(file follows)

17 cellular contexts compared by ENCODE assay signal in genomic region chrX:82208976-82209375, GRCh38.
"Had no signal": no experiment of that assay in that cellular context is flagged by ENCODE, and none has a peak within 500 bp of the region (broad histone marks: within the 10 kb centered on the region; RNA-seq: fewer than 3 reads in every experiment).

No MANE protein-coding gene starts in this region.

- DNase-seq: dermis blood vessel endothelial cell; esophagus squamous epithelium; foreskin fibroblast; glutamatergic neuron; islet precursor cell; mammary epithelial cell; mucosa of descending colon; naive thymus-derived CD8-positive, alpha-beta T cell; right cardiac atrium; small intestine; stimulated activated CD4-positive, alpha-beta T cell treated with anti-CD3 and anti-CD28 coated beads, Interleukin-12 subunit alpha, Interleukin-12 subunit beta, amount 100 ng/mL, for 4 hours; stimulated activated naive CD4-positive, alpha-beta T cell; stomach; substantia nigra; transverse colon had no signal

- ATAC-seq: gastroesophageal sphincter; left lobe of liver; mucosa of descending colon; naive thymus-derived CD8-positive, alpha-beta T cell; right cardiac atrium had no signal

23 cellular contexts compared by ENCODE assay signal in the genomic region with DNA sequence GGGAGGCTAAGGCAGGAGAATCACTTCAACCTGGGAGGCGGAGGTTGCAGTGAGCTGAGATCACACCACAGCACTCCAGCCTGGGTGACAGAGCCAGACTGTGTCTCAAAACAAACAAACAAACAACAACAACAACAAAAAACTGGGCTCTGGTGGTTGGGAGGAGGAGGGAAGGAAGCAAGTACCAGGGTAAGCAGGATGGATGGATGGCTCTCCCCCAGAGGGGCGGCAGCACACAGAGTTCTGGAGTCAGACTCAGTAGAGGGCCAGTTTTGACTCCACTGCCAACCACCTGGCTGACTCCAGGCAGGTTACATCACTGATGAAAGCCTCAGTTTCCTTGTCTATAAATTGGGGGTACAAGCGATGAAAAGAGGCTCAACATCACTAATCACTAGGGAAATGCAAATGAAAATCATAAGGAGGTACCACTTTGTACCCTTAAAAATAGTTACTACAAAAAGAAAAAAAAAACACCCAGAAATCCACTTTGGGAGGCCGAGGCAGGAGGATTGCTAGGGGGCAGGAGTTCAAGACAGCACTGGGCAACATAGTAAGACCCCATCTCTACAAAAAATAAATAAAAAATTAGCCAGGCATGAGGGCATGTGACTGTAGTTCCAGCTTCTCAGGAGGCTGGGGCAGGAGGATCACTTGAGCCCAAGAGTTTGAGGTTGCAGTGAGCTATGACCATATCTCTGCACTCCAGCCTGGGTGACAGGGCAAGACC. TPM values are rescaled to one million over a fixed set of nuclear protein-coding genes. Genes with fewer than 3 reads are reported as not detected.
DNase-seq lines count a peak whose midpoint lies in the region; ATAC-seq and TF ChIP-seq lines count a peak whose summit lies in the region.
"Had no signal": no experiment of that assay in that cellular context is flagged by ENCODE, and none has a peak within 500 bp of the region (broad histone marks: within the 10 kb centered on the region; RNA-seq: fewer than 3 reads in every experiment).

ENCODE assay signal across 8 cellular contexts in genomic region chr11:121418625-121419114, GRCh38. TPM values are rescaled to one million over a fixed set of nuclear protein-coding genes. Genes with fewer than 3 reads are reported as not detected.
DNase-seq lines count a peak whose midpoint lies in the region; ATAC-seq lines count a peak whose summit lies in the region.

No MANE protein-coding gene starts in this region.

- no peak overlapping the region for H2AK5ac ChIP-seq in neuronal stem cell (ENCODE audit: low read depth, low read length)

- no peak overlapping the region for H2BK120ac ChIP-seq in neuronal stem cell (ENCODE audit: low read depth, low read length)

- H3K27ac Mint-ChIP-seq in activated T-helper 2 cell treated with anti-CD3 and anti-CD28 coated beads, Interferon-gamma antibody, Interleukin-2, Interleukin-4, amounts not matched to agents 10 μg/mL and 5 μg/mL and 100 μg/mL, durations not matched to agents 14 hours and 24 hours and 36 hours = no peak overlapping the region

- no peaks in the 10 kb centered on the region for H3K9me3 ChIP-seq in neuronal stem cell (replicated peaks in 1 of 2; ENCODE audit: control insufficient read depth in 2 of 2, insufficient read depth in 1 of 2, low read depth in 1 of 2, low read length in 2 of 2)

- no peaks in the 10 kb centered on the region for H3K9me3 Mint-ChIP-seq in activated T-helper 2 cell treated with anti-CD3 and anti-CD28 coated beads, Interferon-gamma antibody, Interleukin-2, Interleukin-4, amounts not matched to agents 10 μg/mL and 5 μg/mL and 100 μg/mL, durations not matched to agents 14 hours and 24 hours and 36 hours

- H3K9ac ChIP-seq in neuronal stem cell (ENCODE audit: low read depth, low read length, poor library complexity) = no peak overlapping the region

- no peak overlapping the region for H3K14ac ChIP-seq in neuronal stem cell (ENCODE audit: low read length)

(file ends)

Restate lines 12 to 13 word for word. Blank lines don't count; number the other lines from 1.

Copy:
- no peak overlapping the region for H2AK5ac ChIP-seq in neuronal stem cell (ENCODE audit: low read depth, low read length)

- no peak overlapping the region for H2BK120ac ChIP-seq in neuronal stem cell (ENCODE audit: low read depth, low read length)